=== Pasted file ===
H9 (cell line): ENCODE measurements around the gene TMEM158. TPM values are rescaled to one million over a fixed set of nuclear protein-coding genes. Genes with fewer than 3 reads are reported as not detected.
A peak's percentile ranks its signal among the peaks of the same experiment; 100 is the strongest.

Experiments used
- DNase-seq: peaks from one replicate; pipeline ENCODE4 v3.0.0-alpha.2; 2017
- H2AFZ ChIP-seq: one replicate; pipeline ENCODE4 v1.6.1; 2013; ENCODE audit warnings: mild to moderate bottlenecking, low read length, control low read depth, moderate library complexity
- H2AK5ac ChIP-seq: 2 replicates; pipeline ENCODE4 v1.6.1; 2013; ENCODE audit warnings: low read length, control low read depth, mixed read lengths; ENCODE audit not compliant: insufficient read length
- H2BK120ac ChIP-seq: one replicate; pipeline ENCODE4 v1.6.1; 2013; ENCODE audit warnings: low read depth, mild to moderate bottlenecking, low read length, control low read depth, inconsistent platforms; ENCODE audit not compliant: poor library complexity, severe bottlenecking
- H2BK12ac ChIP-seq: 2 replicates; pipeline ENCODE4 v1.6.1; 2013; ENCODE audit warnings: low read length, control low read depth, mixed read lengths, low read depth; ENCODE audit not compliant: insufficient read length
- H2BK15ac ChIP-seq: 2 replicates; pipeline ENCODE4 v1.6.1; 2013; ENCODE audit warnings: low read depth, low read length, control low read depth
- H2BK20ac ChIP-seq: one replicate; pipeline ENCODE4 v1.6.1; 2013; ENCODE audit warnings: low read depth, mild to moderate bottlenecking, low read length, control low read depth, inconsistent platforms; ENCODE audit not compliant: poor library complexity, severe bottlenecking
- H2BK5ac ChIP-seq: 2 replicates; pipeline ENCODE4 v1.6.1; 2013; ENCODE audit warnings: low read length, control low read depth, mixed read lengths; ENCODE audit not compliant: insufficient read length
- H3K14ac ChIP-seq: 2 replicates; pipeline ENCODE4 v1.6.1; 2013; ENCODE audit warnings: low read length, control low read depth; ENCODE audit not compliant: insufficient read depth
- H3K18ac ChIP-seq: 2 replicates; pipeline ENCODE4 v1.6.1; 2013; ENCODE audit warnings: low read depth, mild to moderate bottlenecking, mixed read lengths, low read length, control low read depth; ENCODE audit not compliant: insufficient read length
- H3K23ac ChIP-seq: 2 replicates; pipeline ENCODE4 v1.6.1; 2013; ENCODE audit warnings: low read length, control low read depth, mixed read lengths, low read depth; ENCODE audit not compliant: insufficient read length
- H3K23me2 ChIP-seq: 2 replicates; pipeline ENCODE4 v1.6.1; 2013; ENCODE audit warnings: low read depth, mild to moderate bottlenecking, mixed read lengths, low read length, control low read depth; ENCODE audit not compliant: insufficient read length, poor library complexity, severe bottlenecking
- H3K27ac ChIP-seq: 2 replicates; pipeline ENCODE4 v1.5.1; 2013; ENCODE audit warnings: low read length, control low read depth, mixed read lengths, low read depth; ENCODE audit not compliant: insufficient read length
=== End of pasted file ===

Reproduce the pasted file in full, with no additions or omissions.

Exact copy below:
H9 (cell line): ENCODE measurements around the gene TMEM158. TPM values are rescaled to one million over a fixed set of nuclear protein-coding genes. Genes with fewer than 3 reads are reported as not detected.
A peak's percentile ranks its signal among the peaks of the same experiment; 100 is the strongest.

Experiments used
- DNase-seq: peaks from one replicate; pipeline ENCODE4 v3.0.0-alpha.2; 2017
- H2AFZ ChIP-seq: one replicate; pipeline ENCODE4 v1.6.1; 2013; ENCODE audit warnings: mild to moderate bottlenecking, low read length, control low read depth, moderate library complexity
- H2AK5ac ChIP-seq: 2 replicates; pipeline ENCODE4 v1.6.1; 2013; ENCODE audit warnings: low read length, control low read depth, mixed read lengths; ENCODE audit not compliant: insufficient read length
- H2BK120ac ChIP-seq: one replicate; pipeline ENCODE4 v1.6.1; 2013; ENCODE audit warnings: low read depth, mild to moderate bottlenecking, low read length, control low read depth, inconsistent platforms; ENCODE audit not compliant: poor library complexity, severe bottlenecking
- H2BK12ac ChIP-seq: 2 replicates; pipeline ENCODE4 v1.6.1; 2013; ENCODE audit warnings: low read length, control low read depth, mixed read lengths, low read depth; ENCODE audit not compliant: insufficient read length
- H2BK15ac ChIP-seq: 2 replicates; pipeline ENCODE4 v1.6.1; 2013; ENCODE audit warnings: low read depth, low read length, control low read depth
- H2BK20ac ChIP-seq: one replicate; pipeline ENCODE4 v1.6.1; 2013; ENCODE audit warnings: low read depth, mild to moderate bottlenecking, low read length, control low read depth, inconsistent platforms; ENCODE audit not compliant: poor library complexity, severe bottlenecking
- H2BK5ac ChIP-seq: 2 replicates; pipeline ENCODE4 v1.6.1; 2013; ENCODE audit warnings: low read length, control low read depth, mixed read lengths; ENCODE audit not compliant: insufficient read length
- H3K14ac ChIP-seq: 2 replicates; pipeline ENCODE4 v1.6.1; 2013; ENCODE audit warnings: low read length, control low read depth; ENCODE audit not compliant: insufficient read depth
- H3K18ac ChIP-seq: 2 replicates; pipeline ENCODE4 v1.6.1; 2013; ENCODE audit warnings: low read depth, mild to moderate bottlenecking, mixed read lengths, low read length, control low read depth; ENCODE audit not compliant: insufficient read length
- H3K23ac ChIP-seq: 2 replicates; pipeline ENCODE4 v1.6.1; 2013; ENCODE audit warnings: low read length, control low read depth, mixed read lengths, low read depth; ENCODE audit not compliant: insufficient read length
- H3K23me2 ChIP-seq: 2 replicates; pipeline ENCODE4 v1.6.1; 2013; ENCODE audit warnings: low read depth, mild to moderate bottlenecking, mixed read lengths, low read length, control low read depth; ENCODE audit not compliant: insufficient read length, poor library complexity, severe bottlenecking
- H3K27ac ChIP-seq: 2 replicates; pipeline ENCODE4 v1.5.1; 2013; ENCODE audit warnings: low read length, control low read depth, mixed read lengths, low read depth; ENCODE audit not compliant: insufficient read length